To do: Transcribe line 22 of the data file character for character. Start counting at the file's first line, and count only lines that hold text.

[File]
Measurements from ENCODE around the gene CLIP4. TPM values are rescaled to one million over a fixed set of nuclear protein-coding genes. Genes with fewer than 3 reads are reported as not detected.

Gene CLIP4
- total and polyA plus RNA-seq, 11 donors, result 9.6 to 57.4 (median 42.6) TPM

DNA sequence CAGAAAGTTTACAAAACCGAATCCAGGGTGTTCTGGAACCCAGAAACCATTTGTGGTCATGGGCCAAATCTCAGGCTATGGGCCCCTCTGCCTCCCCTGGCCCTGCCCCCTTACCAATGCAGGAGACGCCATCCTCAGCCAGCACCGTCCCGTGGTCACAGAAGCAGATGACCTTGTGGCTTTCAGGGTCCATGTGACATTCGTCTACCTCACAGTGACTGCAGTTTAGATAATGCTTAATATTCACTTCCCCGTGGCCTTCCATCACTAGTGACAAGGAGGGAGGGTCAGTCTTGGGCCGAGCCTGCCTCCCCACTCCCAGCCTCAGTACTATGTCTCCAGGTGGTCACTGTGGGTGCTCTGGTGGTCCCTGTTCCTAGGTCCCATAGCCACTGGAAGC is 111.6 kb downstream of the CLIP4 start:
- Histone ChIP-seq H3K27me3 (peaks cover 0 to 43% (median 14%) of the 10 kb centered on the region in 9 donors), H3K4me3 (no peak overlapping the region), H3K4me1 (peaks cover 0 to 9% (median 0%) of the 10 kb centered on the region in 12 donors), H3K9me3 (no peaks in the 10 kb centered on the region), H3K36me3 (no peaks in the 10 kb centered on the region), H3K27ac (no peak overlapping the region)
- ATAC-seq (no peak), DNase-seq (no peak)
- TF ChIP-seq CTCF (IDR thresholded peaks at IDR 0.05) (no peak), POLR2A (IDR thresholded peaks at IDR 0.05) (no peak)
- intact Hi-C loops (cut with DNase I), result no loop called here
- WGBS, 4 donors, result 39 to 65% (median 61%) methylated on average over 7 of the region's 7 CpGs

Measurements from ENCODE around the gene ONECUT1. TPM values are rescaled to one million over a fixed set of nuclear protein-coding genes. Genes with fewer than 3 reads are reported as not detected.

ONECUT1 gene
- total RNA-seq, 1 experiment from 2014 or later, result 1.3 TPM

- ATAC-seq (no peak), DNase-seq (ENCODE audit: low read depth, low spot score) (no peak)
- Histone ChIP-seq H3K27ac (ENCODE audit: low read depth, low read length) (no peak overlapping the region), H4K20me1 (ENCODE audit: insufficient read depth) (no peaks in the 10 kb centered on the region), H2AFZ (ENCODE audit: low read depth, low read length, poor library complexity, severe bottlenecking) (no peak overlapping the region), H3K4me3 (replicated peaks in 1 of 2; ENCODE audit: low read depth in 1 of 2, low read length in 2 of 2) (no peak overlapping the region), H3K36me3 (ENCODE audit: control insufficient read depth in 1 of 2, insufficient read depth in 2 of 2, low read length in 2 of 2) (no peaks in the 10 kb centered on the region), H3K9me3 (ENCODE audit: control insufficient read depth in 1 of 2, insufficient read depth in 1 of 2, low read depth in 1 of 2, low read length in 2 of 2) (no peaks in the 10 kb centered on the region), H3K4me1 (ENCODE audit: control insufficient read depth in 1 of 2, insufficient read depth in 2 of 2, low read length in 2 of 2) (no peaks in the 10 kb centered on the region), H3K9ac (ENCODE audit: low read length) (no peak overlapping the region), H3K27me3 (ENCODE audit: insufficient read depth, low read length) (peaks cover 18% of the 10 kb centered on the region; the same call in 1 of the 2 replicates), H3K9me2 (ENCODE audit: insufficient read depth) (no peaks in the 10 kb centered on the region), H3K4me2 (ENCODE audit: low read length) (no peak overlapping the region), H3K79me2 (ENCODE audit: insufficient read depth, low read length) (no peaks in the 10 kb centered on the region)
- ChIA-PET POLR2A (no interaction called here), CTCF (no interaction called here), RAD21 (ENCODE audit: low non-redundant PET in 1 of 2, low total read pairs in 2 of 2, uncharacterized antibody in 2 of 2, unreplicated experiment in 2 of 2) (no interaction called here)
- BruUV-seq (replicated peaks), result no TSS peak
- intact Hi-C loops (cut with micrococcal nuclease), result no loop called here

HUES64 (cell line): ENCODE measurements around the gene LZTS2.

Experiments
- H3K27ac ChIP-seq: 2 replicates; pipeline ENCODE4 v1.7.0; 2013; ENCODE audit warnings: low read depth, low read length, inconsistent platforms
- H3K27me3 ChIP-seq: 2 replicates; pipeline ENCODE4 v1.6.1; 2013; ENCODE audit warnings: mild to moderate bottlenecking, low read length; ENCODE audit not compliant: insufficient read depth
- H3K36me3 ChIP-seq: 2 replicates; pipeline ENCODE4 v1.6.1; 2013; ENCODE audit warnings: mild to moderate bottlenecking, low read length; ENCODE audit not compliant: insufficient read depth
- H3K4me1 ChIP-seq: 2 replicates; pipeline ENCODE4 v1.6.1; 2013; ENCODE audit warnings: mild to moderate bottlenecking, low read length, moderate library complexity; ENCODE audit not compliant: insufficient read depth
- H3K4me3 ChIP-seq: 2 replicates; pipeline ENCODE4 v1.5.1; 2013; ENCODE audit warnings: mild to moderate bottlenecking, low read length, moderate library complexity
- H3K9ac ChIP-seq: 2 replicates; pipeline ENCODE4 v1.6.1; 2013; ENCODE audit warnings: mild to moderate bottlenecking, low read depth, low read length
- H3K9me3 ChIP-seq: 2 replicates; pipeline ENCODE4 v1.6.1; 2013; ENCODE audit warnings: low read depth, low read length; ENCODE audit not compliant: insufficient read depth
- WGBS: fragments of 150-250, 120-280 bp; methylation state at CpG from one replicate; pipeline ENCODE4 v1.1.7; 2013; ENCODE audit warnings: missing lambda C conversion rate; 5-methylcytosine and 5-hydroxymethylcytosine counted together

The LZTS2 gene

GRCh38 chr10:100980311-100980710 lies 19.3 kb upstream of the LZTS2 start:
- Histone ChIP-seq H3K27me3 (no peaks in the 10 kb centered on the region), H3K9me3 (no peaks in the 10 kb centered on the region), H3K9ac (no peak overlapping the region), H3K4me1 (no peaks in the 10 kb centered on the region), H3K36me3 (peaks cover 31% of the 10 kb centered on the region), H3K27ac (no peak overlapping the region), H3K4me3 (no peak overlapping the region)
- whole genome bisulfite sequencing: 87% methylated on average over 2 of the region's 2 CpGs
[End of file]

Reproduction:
- H3K36me3 ChIP-seq: 2 replicates; pipeline ENCODE4 v1.6.1; 2013; ENCODE audit warnings: mild to moderate bottlenecking, low read length; ENCODE audit not compliant: insufficient read depth